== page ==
After watching the CBC documentary Sext Up Kids. I didn’t find it over surprising to see how sexualized our society is becoming. A simple Google search of “girls” shows just that. I decided to do a quick experiment what would show up if I typed in “girls” and hit the image search. This is a screenshot of the front page results. (Makes you wonder what the “safe search” filter standards really are).
What message is this sending to young girls? What message is this sending to young boys? Well, it’s not a very positive one.
What is the effect of our sexualized society on our students? How do we teach students what is public and what is private? How does this relate to digital identity?
Young kids have the ability to search whatever they want, usually with limited supervision. What is scary is the effect on teens and tweens in our society. All too often we see on Facebook, Twitter, etc. many young girls trying to conform to the norm. Which is now “sexy”. Jesse Miller the Social Media Consultant in Sext Up Kids, says that most kids are in the time where what was private 15 years ago is now becoming increasingly public. Many students believe that things that are private is equal to shameful. “Just because technology is easy, doesn’t make it smart”. I believe that this is what we need to teach our students. Students need to realize that the sharing of inappropriate photos and sexting can be shared with others, and chances are it will. In the digital age what we share online is and can be difficult to erase once posted to the internet. The world of pop-culture is becoming blurred with the world of porn-culture. We can see this in music videos, movies, video games. With sexualized content that young people can access it alters the views of what relationships can look like. This can lead to aggressive behaviours and false ideologies of what relationships should look like. These ideologies further perpetuate the ideas of slut-shaming and further promote a sexualized society.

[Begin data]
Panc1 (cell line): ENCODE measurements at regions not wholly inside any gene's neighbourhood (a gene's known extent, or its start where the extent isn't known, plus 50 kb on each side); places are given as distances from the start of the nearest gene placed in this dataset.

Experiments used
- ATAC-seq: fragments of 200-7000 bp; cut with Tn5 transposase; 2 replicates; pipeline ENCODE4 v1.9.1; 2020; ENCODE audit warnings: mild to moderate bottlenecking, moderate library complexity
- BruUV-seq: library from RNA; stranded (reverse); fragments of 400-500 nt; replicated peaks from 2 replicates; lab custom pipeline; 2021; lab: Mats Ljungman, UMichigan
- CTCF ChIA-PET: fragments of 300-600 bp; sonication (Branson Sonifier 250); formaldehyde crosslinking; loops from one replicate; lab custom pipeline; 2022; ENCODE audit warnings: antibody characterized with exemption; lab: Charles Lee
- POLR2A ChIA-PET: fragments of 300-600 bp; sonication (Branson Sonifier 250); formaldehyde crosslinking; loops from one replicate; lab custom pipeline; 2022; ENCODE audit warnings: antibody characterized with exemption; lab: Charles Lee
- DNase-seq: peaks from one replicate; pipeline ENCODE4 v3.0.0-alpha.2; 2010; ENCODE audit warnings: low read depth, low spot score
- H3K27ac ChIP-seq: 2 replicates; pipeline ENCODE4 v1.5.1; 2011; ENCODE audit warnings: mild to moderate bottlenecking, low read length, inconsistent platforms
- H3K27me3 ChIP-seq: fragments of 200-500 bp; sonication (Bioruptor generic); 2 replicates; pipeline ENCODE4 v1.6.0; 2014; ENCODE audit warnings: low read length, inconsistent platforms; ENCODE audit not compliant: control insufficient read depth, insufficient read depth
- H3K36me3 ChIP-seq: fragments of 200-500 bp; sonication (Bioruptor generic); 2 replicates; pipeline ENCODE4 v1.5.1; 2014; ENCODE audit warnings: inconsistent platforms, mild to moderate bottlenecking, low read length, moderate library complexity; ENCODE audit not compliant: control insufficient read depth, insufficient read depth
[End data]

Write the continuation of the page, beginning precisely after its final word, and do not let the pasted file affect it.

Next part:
If we look at Halloween costumes, it is clear that the holiday has become oversexualized for females. For example, searches for teenage girls we find the following results:
As compared to Halloween costumes for teenage boys:
Strange how different these two searches can be.
However, as a privileged white, straight, male I recognize that I have privilege, and am essentially at the top of the chain. However, it is important to change these hierarchal views. As an article from the Huffington Post states, “sexist Halloween costumes are the beginning when it comes to discrimination girls and women face over a lifetime.
I feel as this video shows the vital lesson of young boys can grow up to be powerful, and do what they want. “And girls grow up to be… cute.” The video shows some of the privileges that a person has just by being born male.
How do we combat this? We need to teach young boys what respect is. We need to teach girls that they do not have to act, or dress sexy to receive the attention. Far too many teens have been affected by bullying and have committed suicide from sharing an inappropriate photo that had gone viral. As educators, it is not our job to be censor police, but as David Wees tweets:
I’m in favor of internet filters. I just want to move them from the router to my students’ heads. #edcamplbc
— David Wees (@davidwees) November 17, 2012
It is not our place as educators to be “Morality Police” to police what students wear, view actions outside school. However, it is our place to instill opportunities for students to think critically, as well as provide students opportunities to see themselves in positive representations in curricular content. As well as addressing the elephant in the room, the hidden curriculum and how that affects students’ learning.